While talk of sequestration has not been making as many headlines as it was at the beginning of 2013, that does not mean a heated FY 2014 budget battle is not looming. As a matter of fact, Deputy Defense Secretary Ashton Carter stated that the Pentagon was, “prepared for a wide range of budget contingencies,” depending on how the fiscal situation shakes out in Washington.
Since budget negotiations remain uncertain, the Pentagon is preparing one based on the Obama administration’s fiscal 2014 budget request and a second scenario if the White House and Congress cannot come to an agreement. This comes on the heels of a May 29 Defense Department (DoD) memo discussing the possibility of a 10 percent defense budget cut in fiscal 2014.
Defense Secretary Chuck Hagel ordered The Pentagon’s Strategic Choices and Management Review (SCMR) at the time of the May 29 memo. The SCMR, which was awaiting Hagel’s review as of Wednesday, was designed to be the basis for fiscal 2015 and its goal was to also help with decisions related to fiscal 2014, according to Carter.
[pullquote]Sequestration has clearly impacted the DoD budget planning process. On June 13, Carter stated, “Despite our best efforts to minimize this damage, it is at a minimum, embarrassing, to be doing this in the eyes of friends and foes alike.”[/pullquote] Sequestration has clearly impacted the DoD budget planning process. On June 13, Carter stated, “Despite our best efforts to minimize this damage, it is at a minimum, embarrassing, to be doing this in the eyes of friends and foes alike.” Until the White House and Congress come to an agreement, agencies are going to have to plan for multiple scenarios.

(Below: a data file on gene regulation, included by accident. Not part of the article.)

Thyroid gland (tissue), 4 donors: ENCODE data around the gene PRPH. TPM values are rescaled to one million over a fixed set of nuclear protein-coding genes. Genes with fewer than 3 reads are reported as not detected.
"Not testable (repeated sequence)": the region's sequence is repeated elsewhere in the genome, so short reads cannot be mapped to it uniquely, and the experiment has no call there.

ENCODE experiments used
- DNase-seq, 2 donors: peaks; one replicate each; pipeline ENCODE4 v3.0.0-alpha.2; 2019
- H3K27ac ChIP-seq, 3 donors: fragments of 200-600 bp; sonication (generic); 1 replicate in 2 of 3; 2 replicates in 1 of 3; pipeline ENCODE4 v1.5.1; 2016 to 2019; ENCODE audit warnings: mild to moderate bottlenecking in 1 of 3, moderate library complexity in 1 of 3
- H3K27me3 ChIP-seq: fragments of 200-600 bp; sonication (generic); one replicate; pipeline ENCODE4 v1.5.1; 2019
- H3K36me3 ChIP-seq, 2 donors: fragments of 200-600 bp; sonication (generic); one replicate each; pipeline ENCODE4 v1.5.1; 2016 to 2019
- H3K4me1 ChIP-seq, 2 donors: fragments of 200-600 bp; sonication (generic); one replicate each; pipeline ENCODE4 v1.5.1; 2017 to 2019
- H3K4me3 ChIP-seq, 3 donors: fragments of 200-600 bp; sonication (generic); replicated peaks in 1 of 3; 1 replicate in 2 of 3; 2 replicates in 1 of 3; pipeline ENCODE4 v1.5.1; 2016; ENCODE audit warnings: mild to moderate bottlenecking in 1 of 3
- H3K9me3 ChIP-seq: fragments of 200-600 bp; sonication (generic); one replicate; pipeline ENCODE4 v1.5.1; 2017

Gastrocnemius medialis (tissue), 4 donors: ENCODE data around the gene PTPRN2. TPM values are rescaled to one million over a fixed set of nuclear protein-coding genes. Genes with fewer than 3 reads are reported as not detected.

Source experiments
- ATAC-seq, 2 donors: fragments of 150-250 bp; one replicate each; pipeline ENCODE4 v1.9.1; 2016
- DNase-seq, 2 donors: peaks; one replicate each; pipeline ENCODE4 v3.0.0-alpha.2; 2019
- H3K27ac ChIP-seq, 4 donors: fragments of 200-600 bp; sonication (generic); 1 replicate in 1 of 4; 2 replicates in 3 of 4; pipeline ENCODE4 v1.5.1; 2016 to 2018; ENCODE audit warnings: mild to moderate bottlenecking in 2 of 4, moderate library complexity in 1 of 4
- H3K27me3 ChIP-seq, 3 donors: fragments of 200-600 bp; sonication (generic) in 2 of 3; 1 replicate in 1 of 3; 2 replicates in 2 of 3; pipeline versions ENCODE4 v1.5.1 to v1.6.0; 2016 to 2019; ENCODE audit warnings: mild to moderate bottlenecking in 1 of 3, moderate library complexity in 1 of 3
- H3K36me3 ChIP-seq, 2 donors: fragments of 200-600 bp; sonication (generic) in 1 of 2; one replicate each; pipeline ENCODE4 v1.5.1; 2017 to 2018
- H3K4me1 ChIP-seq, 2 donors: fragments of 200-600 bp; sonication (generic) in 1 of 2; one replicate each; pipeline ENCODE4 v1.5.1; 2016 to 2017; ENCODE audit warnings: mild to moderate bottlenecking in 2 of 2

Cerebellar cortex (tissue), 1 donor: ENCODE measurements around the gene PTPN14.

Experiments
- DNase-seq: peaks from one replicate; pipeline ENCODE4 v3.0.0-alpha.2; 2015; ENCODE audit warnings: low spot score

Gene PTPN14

On June 20, Democrats put a new agenda on the table, with spending bills that ignore a second year of spending cuts. The Democratic plan is in line with the budget that was passed by the Senate in March, which calls for new taxes and spending cuts to replace the automatic cuts that are a part of sequestration.
Washington-based think tanks have also jumped into the conversation, such as one recent idea to have the DoD cut tens of thousands of civilian jobs. This caused delays in the DoD rollout of its Strategic Choices and Management Review for several weeks, according to the American Forces Press Service. Carter also stated that he has aligned himself with the Center for a New American Security and other think tank views on large reductions to the DoD’s civilian workforce to boost areas such as the Asia Pacific and cybersecurity.
This battle will be watched closely since the Obama administration’s fiscal 2014 budget is $52 billion above the cap for defense spending imposed by the sequestration provision of the 2011 Budget Control Act, a topic that surely will not go unnoticed by Congress.
The Senate Armed Services Committee is anticipating the DoD’s complete budget plan, with Senators Carl Levin, D-Michigan, and Jim Inhofe, R-Oklahoma, writing Hagel to demand a “package of reductions” by early July to plan for possible sequestration cuts in fiscal 2014.
Between the Obama administration’s proposed fiscal 2014 budget and Congress’ rhetoric on budget cuts, the battle simmers as agencies await answers. Keep checking back to the FedPulse blog for updates.